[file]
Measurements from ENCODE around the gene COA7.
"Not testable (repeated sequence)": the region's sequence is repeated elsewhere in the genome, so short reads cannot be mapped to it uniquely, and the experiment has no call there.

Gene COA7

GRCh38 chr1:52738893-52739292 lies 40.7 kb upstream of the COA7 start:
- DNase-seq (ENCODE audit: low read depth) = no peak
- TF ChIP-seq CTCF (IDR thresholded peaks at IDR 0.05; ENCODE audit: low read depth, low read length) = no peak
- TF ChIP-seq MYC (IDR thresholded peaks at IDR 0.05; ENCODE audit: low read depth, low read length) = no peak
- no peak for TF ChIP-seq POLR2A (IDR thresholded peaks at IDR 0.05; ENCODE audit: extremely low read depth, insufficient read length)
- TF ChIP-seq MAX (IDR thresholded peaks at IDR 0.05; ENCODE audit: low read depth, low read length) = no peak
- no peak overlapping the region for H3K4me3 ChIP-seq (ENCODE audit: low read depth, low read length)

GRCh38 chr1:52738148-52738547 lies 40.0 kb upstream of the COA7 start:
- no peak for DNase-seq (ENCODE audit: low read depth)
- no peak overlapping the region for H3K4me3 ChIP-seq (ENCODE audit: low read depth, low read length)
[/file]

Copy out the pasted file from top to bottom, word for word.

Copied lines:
Measurements from ENCODE around the gene COA7.
"Not testable (repeated sequence)": the region's sequence is repeated elsewhere in the genome, so short reads cannot be mapped to it uniquely, and the experiment has no call there.

Gene COA7

GRCh38 chr1:52738893-52739292 lies 40.7 kb upstream of the COA7 start:
- DNase-seq (ENCODE audit: low read depth) = no peak
- TF ChIP-seq CTCF (IDR thresholded peaks at IDR 0.05; ENCODE audit: low read depth, low read length) = no peak
- TF ChIP-seq MYC (IDR thresholded peaks at IDR 0.05; ENCODE audit: low read depth, low read length) = no peak
- no peak for TF ChIP-seq POLR2A (IDR thresholded peaks at IDR 0.05; ENCODE audit: extremely low read depth, insufficient read length)
- TF ChIP-seq MAX (IDR thresholded peaks at IDR 0.05; ENCODE audit: low read depth, low read length) = no peak
- no peak overlapping the region for H3K4me3 ChIP-seq (ENCODE audit: low read depth, low read length)

GRCh38 chr1:52738148-52738547 lies 40.0 kb upstream of the COA7 start:
- no peak for DNase-seq (ENCODE audit: low read depth)
- no peak overlapping the region for H3K4me3 ChIP-seq (ENCODE audit: low read depth, low read length)